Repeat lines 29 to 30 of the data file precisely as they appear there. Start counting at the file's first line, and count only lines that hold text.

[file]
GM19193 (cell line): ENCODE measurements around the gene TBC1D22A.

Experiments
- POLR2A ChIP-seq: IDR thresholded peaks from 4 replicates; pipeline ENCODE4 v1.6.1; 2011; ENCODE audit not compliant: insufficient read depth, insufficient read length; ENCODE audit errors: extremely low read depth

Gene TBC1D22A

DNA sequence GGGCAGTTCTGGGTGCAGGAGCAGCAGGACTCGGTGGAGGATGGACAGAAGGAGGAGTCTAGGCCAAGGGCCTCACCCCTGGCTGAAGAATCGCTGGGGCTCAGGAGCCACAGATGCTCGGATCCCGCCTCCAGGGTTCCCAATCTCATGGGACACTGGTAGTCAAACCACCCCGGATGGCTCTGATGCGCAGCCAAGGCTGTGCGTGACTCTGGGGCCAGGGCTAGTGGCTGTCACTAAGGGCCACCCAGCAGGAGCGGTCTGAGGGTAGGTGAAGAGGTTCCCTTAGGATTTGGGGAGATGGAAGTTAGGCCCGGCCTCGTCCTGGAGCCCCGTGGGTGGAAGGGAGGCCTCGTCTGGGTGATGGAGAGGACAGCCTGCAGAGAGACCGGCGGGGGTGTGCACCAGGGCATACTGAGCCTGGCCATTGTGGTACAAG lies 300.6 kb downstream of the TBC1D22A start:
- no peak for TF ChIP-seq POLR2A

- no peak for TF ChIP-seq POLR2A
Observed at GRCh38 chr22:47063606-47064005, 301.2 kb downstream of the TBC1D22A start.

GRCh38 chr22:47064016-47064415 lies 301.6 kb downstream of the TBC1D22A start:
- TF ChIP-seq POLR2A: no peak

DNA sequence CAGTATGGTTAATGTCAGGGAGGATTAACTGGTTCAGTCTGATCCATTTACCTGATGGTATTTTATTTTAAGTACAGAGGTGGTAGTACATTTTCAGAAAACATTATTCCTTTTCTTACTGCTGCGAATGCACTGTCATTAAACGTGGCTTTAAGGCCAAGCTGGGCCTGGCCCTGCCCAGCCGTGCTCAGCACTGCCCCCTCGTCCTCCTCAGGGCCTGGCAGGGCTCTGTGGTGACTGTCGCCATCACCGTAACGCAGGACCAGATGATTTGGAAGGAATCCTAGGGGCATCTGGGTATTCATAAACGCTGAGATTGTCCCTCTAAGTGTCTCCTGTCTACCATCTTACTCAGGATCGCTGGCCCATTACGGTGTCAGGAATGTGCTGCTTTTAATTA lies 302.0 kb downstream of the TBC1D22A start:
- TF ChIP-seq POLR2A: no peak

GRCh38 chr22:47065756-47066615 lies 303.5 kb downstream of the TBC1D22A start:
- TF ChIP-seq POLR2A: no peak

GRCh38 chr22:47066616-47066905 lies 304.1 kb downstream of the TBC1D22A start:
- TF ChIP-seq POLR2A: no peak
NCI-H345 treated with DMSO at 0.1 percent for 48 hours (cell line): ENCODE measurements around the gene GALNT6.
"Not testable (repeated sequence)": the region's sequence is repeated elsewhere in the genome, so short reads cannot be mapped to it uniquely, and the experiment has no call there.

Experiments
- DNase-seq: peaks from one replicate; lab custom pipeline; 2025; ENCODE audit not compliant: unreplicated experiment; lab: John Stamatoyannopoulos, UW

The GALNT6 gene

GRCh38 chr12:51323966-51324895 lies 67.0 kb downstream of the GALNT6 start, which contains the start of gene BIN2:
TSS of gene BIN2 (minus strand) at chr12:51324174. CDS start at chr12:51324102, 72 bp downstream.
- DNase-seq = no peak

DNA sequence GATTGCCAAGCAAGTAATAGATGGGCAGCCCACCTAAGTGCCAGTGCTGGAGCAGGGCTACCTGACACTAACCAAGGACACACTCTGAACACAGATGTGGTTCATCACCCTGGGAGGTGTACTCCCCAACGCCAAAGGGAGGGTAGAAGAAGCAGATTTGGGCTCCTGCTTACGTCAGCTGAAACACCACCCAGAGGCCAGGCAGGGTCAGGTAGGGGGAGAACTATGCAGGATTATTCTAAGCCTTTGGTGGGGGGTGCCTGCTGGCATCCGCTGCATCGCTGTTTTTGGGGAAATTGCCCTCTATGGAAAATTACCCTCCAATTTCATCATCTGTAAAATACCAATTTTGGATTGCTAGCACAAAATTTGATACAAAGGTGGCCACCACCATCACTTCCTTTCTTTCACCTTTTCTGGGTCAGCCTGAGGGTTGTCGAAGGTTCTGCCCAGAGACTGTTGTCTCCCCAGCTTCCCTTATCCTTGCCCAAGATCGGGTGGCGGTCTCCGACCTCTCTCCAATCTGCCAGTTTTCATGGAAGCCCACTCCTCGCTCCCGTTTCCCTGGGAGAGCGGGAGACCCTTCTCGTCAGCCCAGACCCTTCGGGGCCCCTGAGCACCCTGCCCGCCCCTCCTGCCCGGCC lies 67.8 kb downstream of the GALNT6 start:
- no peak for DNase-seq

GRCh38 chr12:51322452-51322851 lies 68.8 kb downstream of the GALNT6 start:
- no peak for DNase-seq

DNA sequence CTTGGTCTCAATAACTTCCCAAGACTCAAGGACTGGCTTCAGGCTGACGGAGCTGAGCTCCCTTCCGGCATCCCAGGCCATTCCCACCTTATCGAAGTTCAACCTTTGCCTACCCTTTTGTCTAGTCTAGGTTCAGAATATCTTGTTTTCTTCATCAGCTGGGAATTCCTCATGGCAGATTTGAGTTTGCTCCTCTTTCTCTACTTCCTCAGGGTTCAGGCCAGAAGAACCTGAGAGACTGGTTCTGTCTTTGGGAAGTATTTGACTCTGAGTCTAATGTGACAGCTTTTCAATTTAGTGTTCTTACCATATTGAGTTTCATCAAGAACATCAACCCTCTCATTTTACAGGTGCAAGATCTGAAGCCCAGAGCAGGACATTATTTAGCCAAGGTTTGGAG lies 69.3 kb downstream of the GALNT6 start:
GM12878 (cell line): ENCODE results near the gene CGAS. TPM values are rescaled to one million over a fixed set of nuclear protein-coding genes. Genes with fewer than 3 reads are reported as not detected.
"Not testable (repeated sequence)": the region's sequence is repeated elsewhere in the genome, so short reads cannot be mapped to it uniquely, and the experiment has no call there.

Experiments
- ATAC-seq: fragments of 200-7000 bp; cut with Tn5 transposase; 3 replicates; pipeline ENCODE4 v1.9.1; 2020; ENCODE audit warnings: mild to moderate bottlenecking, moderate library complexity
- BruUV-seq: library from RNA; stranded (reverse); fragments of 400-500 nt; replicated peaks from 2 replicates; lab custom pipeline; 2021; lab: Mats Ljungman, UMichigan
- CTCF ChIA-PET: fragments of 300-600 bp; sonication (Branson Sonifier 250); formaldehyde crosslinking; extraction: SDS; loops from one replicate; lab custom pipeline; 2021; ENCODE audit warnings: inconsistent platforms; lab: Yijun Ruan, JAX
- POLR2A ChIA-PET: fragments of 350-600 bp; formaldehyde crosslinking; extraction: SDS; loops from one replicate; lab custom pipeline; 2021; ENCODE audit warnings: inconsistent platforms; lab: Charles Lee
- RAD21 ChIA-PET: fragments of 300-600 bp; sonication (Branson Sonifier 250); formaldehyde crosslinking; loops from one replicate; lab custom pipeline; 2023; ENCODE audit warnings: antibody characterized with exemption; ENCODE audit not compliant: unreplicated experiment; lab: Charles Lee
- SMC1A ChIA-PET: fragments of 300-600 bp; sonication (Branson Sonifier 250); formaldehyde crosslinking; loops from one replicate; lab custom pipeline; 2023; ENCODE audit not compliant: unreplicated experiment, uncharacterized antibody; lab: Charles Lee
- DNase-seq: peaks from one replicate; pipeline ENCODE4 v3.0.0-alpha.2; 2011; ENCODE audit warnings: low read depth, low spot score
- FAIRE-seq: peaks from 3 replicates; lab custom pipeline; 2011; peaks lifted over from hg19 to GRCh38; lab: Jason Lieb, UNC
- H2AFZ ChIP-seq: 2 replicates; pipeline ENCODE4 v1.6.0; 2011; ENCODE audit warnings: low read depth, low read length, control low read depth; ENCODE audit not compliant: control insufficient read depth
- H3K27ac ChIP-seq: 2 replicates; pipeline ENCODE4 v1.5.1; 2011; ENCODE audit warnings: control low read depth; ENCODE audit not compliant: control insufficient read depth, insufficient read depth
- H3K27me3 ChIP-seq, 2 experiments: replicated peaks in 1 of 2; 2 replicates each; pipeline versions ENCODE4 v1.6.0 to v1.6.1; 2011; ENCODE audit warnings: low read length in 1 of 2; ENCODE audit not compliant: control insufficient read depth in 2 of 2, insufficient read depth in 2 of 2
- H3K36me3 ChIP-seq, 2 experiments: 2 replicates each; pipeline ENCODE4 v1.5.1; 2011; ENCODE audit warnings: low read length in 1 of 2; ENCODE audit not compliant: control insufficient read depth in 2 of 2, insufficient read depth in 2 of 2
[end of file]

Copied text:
DNA sequence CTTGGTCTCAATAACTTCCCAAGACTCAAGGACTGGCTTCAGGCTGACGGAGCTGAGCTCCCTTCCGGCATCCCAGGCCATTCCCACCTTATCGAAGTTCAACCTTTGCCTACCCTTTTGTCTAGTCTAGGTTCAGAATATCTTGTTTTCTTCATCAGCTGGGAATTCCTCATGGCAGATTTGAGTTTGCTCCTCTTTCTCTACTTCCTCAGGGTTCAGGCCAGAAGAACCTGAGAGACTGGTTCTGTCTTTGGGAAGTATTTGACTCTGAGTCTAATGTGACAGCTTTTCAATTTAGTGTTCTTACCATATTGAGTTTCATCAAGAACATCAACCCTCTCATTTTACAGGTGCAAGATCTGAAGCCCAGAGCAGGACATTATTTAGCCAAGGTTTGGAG lies 69.3 kb downstream of the GALNT6 start:
GM12878 (cell line): ENCODE results near the gene CGAS. TPM values are rescaled to one million over a fixed set of nuclear protein-coding genes. Genes with fewer than 3 reads are reported as not detected.